An app to keep track of your in-game Pokédex in the red, blue and yellow versions of the Pokémon game.

You can download the app for Android here

A long journey

I am a big fan of the Pokémon games. I got a game boy color and the blue version in 1998, and since then, I have played each new generation of games whenever it comes out. Each new version of the game brings great improvements to the series. Right now, we are on the seventh generation, and a lot of things have changed for the better.

The Pokémon games have changed a lot in more than 20 years

As a fan of the games, it has been an incredible journey. So great, that sometimes you start to forget how much certain things have improved. On February 2016, the first generation of the games (blue, red and yellow) were released again, but this time for the Nintendo 3DS. Playing this games again after so many years was such a nostalgia shot, for a while. After a few hours playing the game, it started becoming annoying. The first generation of the games is not only the generation with more glitches and bugs, but it also missed very important features.

One of that features was an UX improvement introduced in the second generation. Whenever you battled a wild Pokémon, a handy indicator was shown next to the Pókemon name if you have already caught that Pokémon before. This may sound trivial, but having “Gotta catch ‘em all” as one of the goals of the game, it was extremely useful knowing if you already have caught that Pokémon before or not.

This little pokeball indicator tells you if you already have caught that Pókemon when you find one in the wild

The first generation of the games lacked this feature, so you basically had to learn by heart which ones you already had. When I was a kid, I wrote them in a notebook. But I have grown, and I got skills. It came to me.

Can I make an app to keep track of my current Pokédex completion, using my smartphone as a companion screen for the game?

Help yourself first

At the beginning, I was planning on doing a simple app for my personal use. Nothing more than a glorified todo list. And I did. And it was great. But as I kept playing the games, more annoying stuff started to appear. “Can this Pokémon learn this attack?”, “How does it evolves?”, “Where do I find a Pikachu?”. Everytime I was wondering about something like this, I had to google it. After I while, I got tired of changing from the app to google to search what I needed. I started adding to the app all the information I though I was going to need eventually. And after a while, I had the perfect companion app for playing Pokémon Red, Blue and Yellow.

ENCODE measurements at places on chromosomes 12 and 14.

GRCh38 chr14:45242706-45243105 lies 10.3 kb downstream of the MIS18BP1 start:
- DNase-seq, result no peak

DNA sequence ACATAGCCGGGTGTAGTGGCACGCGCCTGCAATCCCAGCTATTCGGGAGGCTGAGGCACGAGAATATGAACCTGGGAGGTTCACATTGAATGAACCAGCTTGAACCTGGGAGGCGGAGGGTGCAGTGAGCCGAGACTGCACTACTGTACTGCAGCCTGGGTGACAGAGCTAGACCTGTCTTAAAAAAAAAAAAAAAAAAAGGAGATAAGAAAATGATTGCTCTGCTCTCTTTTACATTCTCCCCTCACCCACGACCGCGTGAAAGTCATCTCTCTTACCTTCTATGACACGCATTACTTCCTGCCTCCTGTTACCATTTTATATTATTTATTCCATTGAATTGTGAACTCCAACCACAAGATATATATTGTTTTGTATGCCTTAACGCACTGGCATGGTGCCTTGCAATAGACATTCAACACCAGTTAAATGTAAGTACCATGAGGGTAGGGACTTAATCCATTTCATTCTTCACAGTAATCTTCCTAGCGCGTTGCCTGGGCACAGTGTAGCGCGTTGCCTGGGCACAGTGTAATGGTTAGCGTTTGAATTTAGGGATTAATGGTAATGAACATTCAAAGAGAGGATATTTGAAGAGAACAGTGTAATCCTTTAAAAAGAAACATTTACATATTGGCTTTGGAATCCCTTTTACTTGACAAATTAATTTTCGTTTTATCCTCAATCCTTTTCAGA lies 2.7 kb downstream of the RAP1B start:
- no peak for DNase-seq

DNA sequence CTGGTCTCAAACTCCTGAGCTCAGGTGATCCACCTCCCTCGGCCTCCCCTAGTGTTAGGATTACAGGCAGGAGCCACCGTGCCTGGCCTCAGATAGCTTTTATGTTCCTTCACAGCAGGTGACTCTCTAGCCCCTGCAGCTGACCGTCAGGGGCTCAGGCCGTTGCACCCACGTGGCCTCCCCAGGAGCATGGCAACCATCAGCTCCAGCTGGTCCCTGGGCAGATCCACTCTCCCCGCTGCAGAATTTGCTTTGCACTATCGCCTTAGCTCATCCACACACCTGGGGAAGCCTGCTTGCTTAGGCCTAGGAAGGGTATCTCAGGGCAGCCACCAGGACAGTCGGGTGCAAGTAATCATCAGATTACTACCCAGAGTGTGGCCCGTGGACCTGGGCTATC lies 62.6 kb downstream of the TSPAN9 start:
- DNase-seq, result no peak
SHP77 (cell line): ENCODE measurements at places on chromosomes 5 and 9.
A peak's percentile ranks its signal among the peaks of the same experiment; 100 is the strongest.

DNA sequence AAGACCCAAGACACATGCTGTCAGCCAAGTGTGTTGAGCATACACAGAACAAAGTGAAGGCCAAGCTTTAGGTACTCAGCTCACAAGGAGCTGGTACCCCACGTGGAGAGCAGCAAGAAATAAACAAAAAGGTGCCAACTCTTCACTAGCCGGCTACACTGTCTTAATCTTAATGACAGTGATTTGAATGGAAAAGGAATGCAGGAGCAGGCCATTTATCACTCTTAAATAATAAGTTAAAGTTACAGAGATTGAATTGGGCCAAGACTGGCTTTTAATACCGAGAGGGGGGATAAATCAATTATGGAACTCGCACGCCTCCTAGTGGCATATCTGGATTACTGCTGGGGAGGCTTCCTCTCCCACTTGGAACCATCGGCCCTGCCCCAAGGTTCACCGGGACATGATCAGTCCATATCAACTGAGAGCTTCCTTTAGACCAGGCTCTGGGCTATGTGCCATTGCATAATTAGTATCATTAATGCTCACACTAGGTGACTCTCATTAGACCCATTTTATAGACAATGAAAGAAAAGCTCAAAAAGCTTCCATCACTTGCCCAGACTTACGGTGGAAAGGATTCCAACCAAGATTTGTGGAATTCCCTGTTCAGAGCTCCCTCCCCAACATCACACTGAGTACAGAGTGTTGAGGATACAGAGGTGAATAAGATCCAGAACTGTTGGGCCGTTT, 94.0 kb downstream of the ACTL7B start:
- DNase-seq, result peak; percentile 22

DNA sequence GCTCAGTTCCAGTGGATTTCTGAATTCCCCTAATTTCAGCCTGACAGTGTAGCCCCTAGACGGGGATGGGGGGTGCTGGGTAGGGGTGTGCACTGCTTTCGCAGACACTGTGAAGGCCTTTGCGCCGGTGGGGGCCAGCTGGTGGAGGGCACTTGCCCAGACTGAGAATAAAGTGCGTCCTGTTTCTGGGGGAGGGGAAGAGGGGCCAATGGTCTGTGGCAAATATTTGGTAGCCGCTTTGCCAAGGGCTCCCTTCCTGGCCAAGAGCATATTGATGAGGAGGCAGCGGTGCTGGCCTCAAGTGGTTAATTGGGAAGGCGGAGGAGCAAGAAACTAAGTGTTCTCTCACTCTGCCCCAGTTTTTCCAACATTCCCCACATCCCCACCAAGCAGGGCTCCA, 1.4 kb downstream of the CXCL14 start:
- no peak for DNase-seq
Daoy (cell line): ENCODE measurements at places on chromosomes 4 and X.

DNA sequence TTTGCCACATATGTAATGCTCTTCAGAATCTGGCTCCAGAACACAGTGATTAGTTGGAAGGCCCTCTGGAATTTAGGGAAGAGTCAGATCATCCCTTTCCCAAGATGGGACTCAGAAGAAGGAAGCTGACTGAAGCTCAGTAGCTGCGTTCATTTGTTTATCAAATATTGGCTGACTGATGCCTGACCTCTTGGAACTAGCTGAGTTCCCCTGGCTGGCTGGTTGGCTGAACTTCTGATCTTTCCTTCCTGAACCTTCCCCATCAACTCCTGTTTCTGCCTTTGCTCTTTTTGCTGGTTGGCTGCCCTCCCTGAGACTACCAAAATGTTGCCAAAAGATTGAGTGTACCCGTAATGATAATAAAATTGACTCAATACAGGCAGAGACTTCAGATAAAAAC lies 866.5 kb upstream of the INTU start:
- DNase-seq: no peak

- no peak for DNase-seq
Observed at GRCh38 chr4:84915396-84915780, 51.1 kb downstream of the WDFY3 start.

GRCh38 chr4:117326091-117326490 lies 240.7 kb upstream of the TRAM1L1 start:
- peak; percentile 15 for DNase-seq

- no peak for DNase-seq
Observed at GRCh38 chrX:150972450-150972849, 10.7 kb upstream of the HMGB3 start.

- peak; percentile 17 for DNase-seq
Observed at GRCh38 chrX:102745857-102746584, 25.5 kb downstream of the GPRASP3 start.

The app was exactly what I needed, and helped me not just finishing the game (which was easy anyways), but helped me what I could not do as a kid: “Catch ‘em all”. Ater I finished my in-game Pokédex, it was clear that this app was an useful tool, so I made a bit of cleanup, and I uploaded it to Google Play.

So, how is the app made?

The app was made using ionic v1. This version of ionic still used AngularJS 1.5. I built this app only for Android even though Ionic and Cordova make it very easy to deploy to iOS too. I have a windows machine and I develop in linux, so I had no apple computer at hand to release it to iOS.

This was also a little experiment in finding the “Hybrid sweet spot” as described by Basecamp. This sweet spot looks for “Native Navigation, web content”. Doing this only with ionic is not possible, as it uses the default AngularJS router, and as such, it uses web navigation. One option, as proposed by Basecamp, was making native shells to contain the web views and natively navigate between them. But this defeats the whole point of using AngularJS as a framework, as it will make extremely hard to share data between the views.

So I found a simple option in the shape of a plugin. The Native Page transitions cordova plugin by Telerik (the company behind NativeScript). This plugin made native transitions using a simple but ingenious workaround. Whenever navigation was triggered, the plugin took a screenshot of the site, then uses a native transition to switch between this bitmap to the new webview. This allows to do conceptually fake but technically true native transitions using ionic and cordova. Besides techonology, users have the feeling of a true native app even if all of the views are packaged HTML.


For such a niche app, it was a huge success. As of May 2018, it has 46 reviews, over 4,000 downloads and an average score of 4.5. All of this without any kind of marketing. I just uploaded it to the store, without expecting nothing. It even gave me an small but non negligible income from ads.

This shows an important lesson about software. Better tools are developed when you live and understand the problem than when you are only told about the problem second hand. I know it’s hard, but we should try to be as involved as possible in the problems of our users whenever we are developing even the most trivial piece of software.